Subject: Re: stdio FILE extension
To: NetBSD Userlevel Technical Discussion List <>
From: Greg A. Woods <>
List: tech-userlevel
Date: 10/20/2001 01:19:41
[ On Friday, October 19, 2001 at 21:46:15 (-0400), Todd Vierling wrote: ]
> Subject: Re: stdio FILE extension 
> "Appropriate support mechanisms" is far more than a SMOP.

Sure -- but a lot of that work would benefit far more than this one purpose.

>  What you're
> implying, possibly without even knowing it, is a boatload of extra baggage
> in ld that walks the line of ELF compliance.

Perhaps -- but binary emulation is only one of the potential solutions.

(and I guess we'd better talk about the relative merits of strict ELF
compliance vs. ABI compliance some other time....  :-)

No matter what I'm talking about it's one heck of a lot less extra
baggage than what's already there to support the relatively small
segment of users relying on non-native binaries for important production
uses.  (An no, Netscape Communicator does not count in my opinion,
especially not since Mozilla has become more stable and usable than the
equivalent Netscape 4.x releases.)  My point here is that I'm not
complaining about the extra baggage I'm not using for non-native
emulation so why should I or anyone else complain about that added for
_native_ backward compatability?

NetBSD is not a primarily binary-only OS release.

NetBSD is not host to any really significant number of binary-only

So far as I know NetBSD isn't even used as the basis for any significant
commercial binary-only operating system on which third-party binary-only
applications are used.

Indeed it would even seem, on the surface at least, that the goal of
maintaining backwared binary compatability in perpetuity is contrary to
other presumably more important goals for NetBSD.

Meanwhile the extra baggage of maintaining shared libc ABI compatability
is if not directly impacting performance and resources, it is apparently
beginning to distract somewhat on the maintenance side of things.

> After the breakage, we analyzed the issue in depth and realized just how
> widespread the problem is.

So, did anyone write up this analysis so it could be documented for
future generations?  What was posted to these lists just doesn't quite
cut it as convincing, well founded, technical reasoning; and it sure a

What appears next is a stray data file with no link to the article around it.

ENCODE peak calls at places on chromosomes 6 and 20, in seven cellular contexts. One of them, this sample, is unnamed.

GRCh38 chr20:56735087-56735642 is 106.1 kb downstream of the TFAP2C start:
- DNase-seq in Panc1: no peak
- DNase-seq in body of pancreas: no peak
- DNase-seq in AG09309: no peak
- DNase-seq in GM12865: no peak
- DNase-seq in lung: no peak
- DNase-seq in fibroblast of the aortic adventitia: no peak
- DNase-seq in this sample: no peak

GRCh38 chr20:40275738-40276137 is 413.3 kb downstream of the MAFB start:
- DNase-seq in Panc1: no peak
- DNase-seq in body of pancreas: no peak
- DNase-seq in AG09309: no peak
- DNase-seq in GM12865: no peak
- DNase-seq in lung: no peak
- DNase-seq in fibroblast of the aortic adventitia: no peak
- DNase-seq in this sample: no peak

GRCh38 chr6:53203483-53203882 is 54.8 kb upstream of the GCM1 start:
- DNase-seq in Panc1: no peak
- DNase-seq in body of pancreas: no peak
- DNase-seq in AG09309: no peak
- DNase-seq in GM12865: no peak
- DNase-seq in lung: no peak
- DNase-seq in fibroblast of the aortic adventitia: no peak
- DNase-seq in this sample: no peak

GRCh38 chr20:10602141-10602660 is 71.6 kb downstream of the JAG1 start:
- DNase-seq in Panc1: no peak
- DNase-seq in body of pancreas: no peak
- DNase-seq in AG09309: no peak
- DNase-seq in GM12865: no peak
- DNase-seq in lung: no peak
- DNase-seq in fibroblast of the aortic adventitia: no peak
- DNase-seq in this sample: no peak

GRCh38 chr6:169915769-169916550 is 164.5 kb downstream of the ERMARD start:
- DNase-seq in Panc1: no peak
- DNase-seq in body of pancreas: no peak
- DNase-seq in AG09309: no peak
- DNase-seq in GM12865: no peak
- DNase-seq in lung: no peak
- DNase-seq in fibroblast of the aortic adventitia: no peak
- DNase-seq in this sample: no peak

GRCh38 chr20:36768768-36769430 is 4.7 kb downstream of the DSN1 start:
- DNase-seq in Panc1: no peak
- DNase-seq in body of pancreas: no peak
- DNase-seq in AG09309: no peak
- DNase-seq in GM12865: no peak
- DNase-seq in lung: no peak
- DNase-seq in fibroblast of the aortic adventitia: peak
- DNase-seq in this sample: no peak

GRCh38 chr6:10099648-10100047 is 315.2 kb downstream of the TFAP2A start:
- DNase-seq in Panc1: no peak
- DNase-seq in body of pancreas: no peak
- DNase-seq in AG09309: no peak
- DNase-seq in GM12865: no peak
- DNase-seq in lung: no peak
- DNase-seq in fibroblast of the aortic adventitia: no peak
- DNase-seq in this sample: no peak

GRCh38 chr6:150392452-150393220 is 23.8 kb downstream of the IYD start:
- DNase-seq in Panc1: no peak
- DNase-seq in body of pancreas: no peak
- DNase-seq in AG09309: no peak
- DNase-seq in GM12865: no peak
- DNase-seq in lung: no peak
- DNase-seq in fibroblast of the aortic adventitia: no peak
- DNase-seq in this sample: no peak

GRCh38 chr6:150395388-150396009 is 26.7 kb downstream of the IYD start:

heck isn't an appropriate place to document something as important as
you seem to be trying to claim it is.  The few comments scattered in the
CVS repository are no more convincing or appropriately located.  What's
been re-iterated in this thread has certainly been no more convincing.

> NetBSD does have an installed base to take care of, whether or not you
> personally see it between the horse-blinders.  You may be perfectly happy
> recompiling the system on a particular dividing point, but the multitude of
> NetBSD users are not.

Excuse me!  I happen to be one of those NetBSD users and I happen
represent at least two different segments of the installed base of
NetBSD users (third-party users of the source as well as users of the
release products).  I suspect you literally cannot have any more
statistically significant numbers to represent the users you're talking
about.  You still don't even have any better definition of that dividing
point than I do so how can you have surveyed them about it?

In other words I too am extremely and directly interested in taking care
of the installed base of NetBSD users.  I just happen to have a very
realistic perspective on what one can expect during the transition
across any major OS release upgrade, and that's because I've actually
managed many such upgrades on many different platforms and operating
systems and in many different types of production environments.

BTW, I know quite a few *BSD people (in all three camps, though most I
know are actually FreeBSD users) who don't even trust the release
binaries and will do a "make {world,build}" even though it can't really
be of any benefit other than to prove that they've got the source from
which their running OS was built and thus they can subsequently expect
to be able to patch it with much greater likelihood of success if/when
that might be necessary.  I even know a few Linux users who do the same.
For certain this class of user is far more rare in the Linux world,
though not always for the reasons you might expect -- many I know
personally do want to re-build the world but find it too complex a
process and many have expressed great desire for the clean one-step
builds of FreeBSD, which is the same reason why more FreeBSD users will
do "make world" than NetBSD users will do "make build".

In the end this isn't something I'm demanding must be done -- I'm just
trying to point out how contradictory it is to dismiss the mere
possibillity of doing it for the reasons cited so far.  I can understand
the "once burned twice shy" syndrome, but this is getting ridiculous.

							Greg A. Woods

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